Republicans have the lowest ratings [of national politicians], with House Minority Leader Kevin McCarthy down by 20 points, Sen. Ted Cruz (R-Texas) down by 30 points and Senate Minority Leader Mitch McConnell suffering a staggering deficit of 44 points, with just 17% favorability and 61% unfavorability.

Nonetheless, there’s a political calculus in McCarthy’s decision to stand behind Trump, even after he criticized him in the days following the insurrection.

Trump may not be popular in general, but he remains overwhelmingly popular with the GOP base — a recent Politico/Morning Consult poll found 79 percent of Republicans viewed Trump favorably, while McCarthy received just 34 percent support among Republicans. And a recent USA Today/Suffolk University study found 46 percent of Republicans said they would leave the GOP should Trump start his own political party.

It is Trump who can decide the fate of the GOP, and of individual lawmakers, and he has made it clear in the past that he values those lawmakers who are loyal to him. But there are also indications that the level of loyalty McCarthy has shown thus far, as fawning as it may be, may not be enough for Trump.

Trump is reportedly thinking about denouncing McCarthy during his CPAC speech on Sunday

McCarthy initially had some doubts about Trump.

During the 2016 presidential campaign, for instance, he was recorded saying he believed Trump was literally on Vladimir Putin’s payroll. But during Trump’s tenure as president, McCarthy — who served as House majority leader until Republicans lost the majority in the 2018 midterms, then became House minority leader — emerged as one of Trump’s staunchest congressional defenders.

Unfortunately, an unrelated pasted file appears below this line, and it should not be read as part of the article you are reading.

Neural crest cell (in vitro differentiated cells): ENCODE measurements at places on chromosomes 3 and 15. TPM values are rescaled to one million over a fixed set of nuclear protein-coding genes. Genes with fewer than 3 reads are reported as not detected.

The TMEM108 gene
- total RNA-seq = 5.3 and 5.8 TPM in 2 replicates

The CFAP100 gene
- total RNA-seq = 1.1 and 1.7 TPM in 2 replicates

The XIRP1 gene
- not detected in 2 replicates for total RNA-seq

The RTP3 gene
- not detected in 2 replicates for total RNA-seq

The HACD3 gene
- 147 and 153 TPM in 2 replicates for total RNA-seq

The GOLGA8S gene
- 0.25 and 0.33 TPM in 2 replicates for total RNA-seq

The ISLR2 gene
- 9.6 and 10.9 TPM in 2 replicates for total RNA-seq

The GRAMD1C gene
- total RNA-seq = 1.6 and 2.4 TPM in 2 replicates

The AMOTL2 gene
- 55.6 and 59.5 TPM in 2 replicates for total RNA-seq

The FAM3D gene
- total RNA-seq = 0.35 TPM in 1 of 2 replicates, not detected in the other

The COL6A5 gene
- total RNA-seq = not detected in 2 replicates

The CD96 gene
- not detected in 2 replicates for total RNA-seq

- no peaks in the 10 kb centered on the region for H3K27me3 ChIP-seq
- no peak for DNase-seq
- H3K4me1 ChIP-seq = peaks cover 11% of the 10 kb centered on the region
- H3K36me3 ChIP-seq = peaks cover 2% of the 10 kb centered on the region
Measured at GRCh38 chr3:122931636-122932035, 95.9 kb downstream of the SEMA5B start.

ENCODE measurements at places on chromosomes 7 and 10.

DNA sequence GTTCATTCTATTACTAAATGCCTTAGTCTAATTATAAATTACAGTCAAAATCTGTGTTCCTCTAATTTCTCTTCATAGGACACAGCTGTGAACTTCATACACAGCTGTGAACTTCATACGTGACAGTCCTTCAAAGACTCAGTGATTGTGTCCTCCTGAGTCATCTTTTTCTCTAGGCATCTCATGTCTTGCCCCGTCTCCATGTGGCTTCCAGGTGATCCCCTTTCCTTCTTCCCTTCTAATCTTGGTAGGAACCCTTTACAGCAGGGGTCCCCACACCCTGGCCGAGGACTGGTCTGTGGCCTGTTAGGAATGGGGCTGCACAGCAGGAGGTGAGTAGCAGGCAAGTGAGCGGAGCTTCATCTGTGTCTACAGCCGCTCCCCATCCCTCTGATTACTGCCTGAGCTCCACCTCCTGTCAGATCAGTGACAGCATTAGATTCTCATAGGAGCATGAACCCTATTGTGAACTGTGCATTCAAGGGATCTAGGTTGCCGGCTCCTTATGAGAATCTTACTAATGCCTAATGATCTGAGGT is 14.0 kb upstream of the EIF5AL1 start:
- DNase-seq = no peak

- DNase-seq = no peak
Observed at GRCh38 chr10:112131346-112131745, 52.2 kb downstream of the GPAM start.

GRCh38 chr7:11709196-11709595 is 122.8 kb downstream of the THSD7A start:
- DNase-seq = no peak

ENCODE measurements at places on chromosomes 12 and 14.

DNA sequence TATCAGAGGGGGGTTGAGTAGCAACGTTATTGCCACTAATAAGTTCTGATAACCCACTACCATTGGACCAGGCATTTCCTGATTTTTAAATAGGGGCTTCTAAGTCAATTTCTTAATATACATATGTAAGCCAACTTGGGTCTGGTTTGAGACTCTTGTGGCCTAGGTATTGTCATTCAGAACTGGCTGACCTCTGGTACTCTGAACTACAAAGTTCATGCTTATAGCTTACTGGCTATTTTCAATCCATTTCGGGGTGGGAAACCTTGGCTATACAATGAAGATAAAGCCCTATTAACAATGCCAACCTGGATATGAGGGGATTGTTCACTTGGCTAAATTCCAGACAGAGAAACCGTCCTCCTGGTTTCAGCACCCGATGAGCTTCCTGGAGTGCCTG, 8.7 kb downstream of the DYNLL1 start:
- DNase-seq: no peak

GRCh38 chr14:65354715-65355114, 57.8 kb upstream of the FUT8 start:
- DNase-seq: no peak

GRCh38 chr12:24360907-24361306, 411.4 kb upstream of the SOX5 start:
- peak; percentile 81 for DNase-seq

McCarthy concocted far-fetched arguments to defend Trump during his first impeachment, including that there is a precedent against impeaching presidents in their first term, and went as far as to patronize and promote Trump’s private business. He echoed Trump’s lies about the FBI investigation into his relationship with Russia being tantamount to “a modern-day coup” and, while sitting next to Donald Trump Jr. at last year’s CPAC, farcically cited Wikipedia edits as evidence that big tech companies are biased against Republicans.

Even after Trump lost the election last November, McCarthy went on Fox News and held up his disastrous coronavirus response as an example of “remarkable” governance. He defended a recorded phone call of Trump trying to bully the Georgia secretary of state into throwing out his loss there as evidence that he’s “always been concerned about the integrity of the election.”

For a brief moment after the deadly January 6 insurrection Trump encouraged, however, McCarthy’s tune changed a bit. While McCarthy joined 146 other Republicans in voting to overthrow the election results, on January 13 he gave a speech on the House floor saying Trump “bears responsibility for Wednesday’s attack on Congress.”